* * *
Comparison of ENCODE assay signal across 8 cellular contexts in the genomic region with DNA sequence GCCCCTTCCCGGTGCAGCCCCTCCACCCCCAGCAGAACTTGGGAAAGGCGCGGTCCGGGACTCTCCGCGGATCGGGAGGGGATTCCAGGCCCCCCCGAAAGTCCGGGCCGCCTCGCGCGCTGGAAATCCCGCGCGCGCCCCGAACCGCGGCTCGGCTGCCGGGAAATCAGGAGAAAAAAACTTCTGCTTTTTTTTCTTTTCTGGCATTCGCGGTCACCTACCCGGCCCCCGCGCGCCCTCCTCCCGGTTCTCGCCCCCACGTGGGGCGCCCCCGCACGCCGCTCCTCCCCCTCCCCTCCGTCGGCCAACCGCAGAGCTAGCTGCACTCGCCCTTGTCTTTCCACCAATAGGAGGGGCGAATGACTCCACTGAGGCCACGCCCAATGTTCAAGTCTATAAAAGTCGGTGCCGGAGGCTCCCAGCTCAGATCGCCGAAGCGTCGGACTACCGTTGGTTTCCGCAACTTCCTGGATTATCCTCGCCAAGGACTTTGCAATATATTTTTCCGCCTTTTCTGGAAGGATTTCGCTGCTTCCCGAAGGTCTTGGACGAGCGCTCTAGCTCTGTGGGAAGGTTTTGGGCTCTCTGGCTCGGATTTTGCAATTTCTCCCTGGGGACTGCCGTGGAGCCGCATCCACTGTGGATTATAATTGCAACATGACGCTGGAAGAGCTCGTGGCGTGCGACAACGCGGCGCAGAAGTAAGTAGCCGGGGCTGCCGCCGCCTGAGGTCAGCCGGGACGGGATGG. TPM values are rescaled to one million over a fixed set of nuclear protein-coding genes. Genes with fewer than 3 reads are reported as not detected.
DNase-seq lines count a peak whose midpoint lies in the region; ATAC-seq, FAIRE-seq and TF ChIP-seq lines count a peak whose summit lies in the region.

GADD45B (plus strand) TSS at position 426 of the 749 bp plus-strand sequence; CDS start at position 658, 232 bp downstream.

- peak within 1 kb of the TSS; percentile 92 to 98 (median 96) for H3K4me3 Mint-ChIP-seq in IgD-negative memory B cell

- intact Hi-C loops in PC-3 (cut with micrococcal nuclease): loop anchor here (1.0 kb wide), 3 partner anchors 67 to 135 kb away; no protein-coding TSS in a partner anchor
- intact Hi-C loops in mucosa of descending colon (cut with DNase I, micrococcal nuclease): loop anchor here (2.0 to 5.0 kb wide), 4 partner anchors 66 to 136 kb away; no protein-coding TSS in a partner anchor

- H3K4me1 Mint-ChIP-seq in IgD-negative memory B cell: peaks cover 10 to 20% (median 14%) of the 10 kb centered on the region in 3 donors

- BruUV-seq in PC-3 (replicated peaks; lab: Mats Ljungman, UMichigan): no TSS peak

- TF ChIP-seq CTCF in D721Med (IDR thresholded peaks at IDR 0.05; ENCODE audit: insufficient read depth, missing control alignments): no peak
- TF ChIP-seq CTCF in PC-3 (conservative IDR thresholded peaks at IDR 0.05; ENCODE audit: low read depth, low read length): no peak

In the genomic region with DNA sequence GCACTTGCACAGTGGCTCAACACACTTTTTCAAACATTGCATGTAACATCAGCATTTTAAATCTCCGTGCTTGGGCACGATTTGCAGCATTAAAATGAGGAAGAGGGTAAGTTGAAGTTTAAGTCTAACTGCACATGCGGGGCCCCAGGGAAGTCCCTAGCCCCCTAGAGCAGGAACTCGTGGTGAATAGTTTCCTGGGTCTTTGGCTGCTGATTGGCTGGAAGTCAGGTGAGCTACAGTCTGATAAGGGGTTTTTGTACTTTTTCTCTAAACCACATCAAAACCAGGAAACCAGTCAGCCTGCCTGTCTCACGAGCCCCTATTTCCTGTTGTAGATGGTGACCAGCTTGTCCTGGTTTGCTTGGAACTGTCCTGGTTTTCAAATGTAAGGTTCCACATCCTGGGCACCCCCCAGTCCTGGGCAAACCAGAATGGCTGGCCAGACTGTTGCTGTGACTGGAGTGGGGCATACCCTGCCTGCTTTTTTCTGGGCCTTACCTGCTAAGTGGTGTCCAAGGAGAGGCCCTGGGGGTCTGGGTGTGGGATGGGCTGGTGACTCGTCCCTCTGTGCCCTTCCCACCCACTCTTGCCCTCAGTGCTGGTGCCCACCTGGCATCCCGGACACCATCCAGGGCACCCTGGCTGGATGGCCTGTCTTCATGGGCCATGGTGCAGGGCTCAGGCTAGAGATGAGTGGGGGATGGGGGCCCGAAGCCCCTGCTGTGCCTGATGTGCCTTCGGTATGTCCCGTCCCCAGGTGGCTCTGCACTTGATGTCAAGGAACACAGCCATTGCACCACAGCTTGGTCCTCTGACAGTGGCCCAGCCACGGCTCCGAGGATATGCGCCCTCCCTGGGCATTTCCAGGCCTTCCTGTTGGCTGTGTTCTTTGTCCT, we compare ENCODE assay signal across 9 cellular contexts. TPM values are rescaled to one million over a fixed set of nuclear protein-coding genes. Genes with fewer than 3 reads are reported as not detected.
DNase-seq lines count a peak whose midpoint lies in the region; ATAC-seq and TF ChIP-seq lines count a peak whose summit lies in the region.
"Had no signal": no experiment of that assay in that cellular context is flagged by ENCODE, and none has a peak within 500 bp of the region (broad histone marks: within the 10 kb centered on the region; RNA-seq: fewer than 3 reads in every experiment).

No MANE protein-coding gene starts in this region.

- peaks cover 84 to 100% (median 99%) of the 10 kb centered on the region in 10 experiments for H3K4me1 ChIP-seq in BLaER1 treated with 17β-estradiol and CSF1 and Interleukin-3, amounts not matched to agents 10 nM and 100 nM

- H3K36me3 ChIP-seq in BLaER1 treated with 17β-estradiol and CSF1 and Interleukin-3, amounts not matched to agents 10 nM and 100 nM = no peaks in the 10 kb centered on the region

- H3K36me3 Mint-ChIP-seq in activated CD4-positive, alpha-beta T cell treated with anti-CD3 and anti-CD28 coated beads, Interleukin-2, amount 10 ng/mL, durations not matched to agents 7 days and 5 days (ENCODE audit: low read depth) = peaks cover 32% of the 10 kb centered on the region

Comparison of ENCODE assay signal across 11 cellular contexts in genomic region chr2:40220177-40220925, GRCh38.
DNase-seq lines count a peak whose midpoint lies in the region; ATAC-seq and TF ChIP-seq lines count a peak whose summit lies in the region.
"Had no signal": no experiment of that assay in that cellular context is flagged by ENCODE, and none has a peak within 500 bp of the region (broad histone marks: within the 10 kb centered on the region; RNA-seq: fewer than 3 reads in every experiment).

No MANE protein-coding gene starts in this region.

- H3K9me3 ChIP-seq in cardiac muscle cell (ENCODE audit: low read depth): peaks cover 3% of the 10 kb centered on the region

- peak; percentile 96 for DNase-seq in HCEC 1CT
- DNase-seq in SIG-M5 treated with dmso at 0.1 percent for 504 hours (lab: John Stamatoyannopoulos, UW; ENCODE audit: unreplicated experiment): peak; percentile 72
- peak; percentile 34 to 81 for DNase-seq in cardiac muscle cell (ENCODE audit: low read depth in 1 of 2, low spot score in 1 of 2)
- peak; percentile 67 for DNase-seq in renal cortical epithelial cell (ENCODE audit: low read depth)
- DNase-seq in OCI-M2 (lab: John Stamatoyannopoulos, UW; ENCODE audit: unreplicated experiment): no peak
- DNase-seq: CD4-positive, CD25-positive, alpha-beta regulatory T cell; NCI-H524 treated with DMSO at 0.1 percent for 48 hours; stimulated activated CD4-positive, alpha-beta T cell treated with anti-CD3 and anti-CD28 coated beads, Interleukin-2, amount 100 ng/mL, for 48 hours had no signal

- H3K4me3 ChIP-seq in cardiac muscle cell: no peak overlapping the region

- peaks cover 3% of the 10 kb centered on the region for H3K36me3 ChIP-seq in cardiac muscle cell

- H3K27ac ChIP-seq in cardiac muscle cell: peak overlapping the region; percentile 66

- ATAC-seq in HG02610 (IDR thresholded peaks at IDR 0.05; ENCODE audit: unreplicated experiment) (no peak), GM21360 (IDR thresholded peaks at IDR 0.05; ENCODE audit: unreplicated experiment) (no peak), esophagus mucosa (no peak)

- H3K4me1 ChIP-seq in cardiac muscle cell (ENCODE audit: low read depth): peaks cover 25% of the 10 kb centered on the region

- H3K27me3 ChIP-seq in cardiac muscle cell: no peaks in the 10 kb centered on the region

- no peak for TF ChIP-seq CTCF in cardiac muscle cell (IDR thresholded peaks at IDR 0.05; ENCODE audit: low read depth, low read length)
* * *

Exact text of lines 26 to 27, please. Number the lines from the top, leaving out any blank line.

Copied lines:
- peak; percentile 67 for DNase-seq in renal cortical epithelial cell (ENCODE audit: low read depth)
- DNase-seq in OCI-M2 (lab: John Stamatoyannopoulos, UW; ENCODE audit: unreplicated experiment): no peak